Countries such as Finland and Estonia have already ruled that access is a human right for their citizens.In a separate BBC article, Bill Thompson notes that
Earlier this month Vivian Reding, the European Commissioner responsible for Information Society and Media, spoke of "a right to Internet access" and pointed out that the EU's new telecommunications rules "recognise explicitly that Internet access is a fundamental right such as the freedom of expression and the freedom to access information".He goes on to say
If it is unacceptable to cut people off from the network because their actions are commercially damaging to the record companies, why is it acceptable to offer them poor or no access to broadband and mobile internet just because providing the service is commercially unattractive to ISPs or network operators?In these short paragraphs we see two dangerous ideas:
And if we are to be encouraged to think of access to the internet as a fundamental human right, a prerequisite of having freedom of expression, should we not be prosecuting ISPs over the 'notspots' in their mobile or wi-fi coverage
- That under the European model, rights must be explicitly granted to us.
- The conflation of freedom from government interference with an entitlement to internet access (at someone else's expense)
This was subsequently condemned as unfair:
Every Briton with a fixed-line phone will pay a "small levy" of 50p per month to pay for faster net access.
The national fund created by the levy will be used to ensure most Britons get access to future net technologies.
The cross-party Business Innovation and Skills Committee said most of those who would pay the tax would not benefit from the faster broadband service.However, committee chairman Peter Luff went on to say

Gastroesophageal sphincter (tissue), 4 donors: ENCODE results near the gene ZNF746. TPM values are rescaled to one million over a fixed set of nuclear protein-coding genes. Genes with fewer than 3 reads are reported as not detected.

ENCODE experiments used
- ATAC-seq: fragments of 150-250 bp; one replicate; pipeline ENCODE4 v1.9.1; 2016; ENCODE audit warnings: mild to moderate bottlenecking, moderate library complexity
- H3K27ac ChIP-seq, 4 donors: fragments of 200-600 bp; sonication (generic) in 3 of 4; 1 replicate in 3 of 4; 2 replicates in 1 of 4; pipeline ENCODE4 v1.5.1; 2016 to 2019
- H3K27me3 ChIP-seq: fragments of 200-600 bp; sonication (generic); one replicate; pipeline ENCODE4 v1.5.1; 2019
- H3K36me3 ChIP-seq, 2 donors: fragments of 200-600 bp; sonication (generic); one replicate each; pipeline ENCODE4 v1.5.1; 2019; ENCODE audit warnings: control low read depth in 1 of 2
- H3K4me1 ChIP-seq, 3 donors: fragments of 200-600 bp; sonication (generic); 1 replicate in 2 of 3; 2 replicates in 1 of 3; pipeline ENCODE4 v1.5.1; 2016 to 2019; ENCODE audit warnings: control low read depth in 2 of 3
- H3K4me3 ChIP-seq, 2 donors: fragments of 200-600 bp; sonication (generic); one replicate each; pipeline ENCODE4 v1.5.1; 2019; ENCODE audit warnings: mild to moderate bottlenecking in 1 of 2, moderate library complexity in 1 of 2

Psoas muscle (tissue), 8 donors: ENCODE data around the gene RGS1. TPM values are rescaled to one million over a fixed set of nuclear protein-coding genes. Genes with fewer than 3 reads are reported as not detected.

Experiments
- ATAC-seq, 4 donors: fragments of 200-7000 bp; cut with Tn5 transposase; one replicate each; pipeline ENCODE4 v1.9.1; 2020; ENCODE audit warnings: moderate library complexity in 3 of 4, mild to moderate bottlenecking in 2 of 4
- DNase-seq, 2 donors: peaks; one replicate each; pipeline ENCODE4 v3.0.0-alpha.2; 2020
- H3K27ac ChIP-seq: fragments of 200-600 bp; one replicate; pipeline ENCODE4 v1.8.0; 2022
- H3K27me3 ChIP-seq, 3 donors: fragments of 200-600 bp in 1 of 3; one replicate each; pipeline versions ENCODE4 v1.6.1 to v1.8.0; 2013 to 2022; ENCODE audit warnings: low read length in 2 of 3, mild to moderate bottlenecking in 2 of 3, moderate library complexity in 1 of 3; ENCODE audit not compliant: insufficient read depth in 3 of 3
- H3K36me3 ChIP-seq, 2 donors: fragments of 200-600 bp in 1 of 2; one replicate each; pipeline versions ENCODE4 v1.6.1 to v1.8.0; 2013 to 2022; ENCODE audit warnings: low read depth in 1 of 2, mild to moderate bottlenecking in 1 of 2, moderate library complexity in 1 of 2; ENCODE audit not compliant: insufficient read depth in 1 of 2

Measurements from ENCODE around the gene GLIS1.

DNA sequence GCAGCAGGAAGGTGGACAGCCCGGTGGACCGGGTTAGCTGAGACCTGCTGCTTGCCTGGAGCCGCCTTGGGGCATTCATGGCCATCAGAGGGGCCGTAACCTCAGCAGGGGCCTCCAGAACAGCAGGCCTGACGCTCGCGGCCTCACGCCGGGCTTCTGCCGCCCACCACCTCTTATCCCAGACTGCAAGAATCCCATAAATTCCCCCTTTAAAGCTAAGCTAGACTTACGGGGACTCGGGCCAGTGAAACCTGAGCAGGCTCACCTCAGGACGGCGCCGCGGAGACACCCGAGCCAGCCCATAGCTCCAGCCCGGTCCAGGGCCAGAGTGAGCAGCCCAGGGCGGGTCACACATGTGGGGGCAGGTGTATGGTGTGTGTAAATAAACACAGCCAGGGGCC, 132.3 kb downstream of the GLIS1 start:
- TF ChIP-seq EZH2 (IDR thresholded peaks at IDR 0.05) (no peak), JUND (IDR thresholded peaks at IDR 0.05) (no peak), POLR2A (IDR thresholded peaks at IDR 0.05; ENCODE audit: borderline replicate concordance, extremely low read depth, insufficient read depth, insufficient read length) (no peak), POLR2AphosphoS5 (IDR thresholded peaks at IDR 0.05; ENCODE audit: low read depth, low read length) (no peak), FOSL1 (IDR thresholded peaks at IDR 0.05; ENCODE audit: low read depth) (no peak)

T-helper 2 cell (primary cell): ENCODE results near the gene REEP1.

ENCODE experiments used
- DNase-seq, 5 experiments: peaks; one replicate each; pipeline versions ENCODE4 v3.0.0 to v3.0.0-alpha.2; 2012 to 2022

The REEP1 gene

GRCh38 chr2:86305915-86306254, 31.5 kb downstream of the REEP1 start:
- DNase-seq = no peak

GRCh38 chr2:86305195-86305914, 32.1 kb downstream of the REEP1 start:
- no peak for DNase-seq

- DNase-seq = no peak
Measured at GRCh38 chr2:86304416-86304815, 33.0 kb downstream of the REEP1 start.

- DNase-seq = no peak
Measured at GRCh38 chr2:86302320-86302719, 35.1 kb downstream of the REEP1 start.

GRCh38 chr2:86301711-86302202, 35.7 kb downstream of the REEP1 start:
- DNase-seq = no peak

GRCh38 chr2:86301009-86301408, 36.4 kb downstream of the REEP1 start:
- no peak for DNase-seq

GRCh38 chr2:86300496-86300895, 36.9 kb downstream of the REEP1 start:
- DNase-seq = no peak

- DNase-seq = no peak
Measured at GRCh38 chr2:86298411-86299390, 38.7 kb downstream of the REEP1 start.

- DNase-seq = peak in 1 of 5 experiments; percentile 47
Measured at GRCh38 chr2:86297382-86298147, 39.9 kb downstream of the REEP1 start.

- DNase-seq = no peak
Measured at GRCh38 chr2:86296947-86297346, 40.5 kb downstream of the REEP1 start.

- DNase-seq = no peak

"It will place a disproportionate cost on a majority who will not, or are unable to, reap the benefits of that charge."
"The real priority should be the universal service obligation and the whole effort to increase digital inclusion."The principle that operators should be forced or subsidised to provide service where it is uneconomic remains unquestioned.
There are certainly worse things the government could be doing with our money; they are doing most of those things already. But it is offensive that they claim the moral high ground for these redistributive 'Robin Hood' policies, and disturbing that they see no limits to the domain of the government.
Even in today's Britain, people have a choice about where they live. There are doubtless many benefits to living in the deepest, darkest countryside, as well as drawbacks. City dwellers should not be forced to subsidise this lifestyle choice.
Unless we can turn the discussion away from rights, and towards freedoms, European civilization is doomed.